The Giver by Lois Lowry

The Giver by Lois Lowry

I first read this award winning young adult future-world novel back in 2003, when my high-school aged son suggested it to me. I have read it again for my Third Tuesday Book Club meeting tomorrow night (July 21st, 2015), and I think I enjoyed reading it this time more than last time.

Jonas lives in a Community with perhaps 2,000 or so other people; their world is one of order, with every person knowing his or her place. A maximum of fifty children are born to Birth Mothers in a year; at the Ceremony at the end of December of the year they are born, they are officially named Ones, and given to parents. At the same Ceremony each age group moves up in an age classification, with each group given some sort of indication of increased responsibility (for example, those becoming Nines get bicycles, and begin doing Volunteer Hours in the community). A young adult who is done with schooling can put in a request with the Council of Elders for a spouse, and in due time is given one, chosen with an eye to making the pair a good couple to raise children. Three years after becoming a couple, the pair can put in a request with the Council of Elders for a child (or, if they have one child already, for a child of the opposite sex), and if approved, the pair are given a child (already named) at the Ceremony for Ones. Adults who are not part of a child-raising couple (or who are no longer raising children) live in a dormitory while working at a career, and once retired they move to the House of the Old. Release from the community is granted to the Old upon request, to any citizen of the Community upon request, and is also a punishment for those who have three times willfully violated the Rules of the community; and release can also happen to infants before they are Ones, for various reasons. There is no disease and no dissension; each member of the Community is happy to follow all of the Rules, and so far as each member of the Community (save one) is concerned, the Community has always been, and has always been this way.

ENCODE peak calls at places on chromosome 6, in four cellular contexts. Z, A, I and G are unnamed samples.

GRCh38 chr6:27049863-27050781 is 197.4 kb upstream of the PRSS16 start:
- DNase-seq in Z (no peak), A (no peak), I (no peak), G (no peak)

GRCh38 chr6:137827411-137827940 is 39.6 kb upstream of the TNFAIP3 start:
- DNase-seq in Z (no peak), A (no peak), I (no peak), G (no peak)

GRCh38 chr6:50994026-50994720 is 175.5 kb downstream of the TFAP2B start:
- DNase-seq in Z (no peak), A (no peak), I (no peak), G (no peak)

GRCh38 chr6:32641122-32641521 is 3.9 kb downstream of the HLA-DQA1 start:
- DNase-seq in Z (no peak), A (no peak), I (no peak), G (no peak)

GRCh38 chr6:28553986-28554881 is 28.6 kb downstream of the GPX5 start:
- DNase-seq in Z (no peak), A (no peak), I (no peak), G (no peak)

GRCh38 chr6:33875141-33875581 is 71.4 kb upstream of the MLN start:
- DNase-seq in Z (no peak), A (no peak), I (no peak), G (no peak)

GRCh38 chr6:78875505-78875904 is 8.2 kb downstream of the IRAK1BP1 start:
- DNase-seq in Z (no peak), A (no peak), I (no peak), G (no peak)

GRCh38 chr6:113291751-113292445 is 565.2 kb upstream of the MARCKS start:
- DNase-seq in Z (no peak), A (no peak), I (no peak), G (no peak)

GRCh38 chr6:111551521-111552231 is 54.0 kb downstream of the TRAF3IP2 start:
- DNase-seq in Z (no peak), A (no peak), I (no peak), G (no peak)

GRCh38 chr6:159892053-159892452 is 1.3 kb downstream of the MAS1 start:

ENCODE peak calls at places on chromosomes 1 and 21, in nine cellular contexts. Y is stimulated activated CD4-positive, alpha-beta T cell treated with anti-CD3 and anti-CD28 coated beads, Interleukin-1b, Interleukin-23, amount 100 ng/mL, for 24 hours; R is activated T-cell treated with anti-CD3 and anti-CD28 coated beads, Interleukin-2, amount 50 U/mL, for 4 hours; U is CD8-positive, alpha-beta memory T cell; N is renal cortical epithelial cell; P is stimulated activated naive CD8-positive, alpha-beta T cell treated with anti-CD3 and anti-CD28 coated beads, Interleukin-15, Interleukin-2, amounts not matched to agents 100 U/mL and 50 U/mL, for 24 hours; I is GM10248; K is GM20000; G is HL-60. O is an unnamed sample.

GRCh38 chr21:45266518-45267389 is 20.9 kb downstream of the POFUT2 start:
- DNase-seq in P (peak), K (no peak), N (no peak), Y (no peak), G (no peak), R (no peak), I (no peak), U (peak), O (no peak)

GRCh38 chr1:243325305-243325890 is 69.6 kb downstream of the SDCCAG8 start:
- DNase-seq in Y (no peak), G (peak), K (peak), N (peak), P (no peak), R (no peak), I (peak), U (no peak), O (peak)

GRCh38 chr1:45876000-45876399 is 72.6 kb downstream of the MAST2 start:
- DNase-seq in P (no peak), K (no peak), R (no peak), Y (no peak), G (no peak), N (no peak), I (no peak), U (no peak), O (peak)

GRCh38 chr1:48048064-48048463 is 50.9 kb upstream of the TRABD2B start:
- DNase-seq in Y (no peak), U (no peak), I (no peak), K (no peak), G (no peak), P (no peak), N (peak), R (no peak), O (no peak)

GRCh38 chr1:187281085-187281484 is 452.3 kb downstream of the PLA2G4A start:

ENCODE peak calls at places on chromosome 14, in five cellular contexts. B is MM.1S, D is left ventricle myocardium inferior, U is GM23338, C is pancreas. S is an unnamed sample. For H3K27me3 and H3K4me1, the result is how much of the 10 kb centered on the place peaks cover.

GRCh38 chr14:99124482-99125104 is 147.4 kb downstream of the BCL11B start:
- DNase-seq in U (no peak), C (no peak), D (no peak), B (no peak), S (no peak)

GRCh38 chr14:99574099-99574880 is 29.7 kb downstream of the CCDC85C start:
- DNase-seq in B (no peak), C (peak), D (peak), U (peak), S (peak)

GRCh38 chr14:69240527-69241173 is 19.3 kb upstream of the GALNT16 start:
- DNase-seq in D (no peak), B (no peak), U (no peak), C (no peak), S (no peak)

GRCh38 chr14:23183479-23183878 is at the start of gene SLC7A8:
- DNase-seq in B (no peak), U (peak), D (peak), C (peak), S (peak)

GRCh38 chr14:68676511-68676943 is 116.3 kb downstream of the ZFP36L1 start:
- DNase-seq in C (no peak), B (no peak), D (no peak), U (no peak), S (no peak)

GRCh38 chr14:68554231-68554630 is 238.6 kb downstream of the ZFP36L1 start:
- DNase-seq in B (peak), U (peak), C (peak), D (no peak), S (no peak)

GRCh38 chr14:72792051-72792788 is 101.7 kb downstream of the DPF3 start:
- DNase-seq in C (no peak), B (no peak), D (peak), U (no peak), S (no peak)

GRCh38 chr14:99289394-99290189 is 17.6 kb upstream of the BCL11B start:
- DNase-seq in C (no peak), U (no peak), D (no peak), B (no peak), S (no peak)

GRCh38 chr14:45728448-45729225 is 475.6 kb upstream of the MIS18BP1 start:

Jonas is an Eleven; his sister is a Seven, and they live in a dwelling with Father (who is a Nurturer of the pre-Ones; he recently got permission to bring one newchild home to the dwelling at night, as the child has trouble sleeping) and with Mother (who is an Administrator). The Ceremony coming up for his age cohort is the most important one; based on one’s intelligence and personality, and after being observed by the Elders in their school life, personal life, and volunteer hours, one is told what career one will have within the Community, and undergoes specialized training each afternoon after school. Jonas has a pretty good idea of what his friends will end up doing, but he honestly has no clue, as he has never been strongly drawn to any one role in the community. To his great surprise, he is selected to be the Receiver of Memory, a position that is currently held by an old man; to become the Receiver of Memory, he begins training with the old man, who becomes the Giver of Memory.

This novel won the 1994 Newberry Medal, and is the first book of the Giver Quartet, with the other books being Gathering Blue (2000), Messenger (2004) and Son (2012). I think that we will have a great discussion of this book at my Third Tuesday Book Club meeting, and I look forward to reading the other books in the series.

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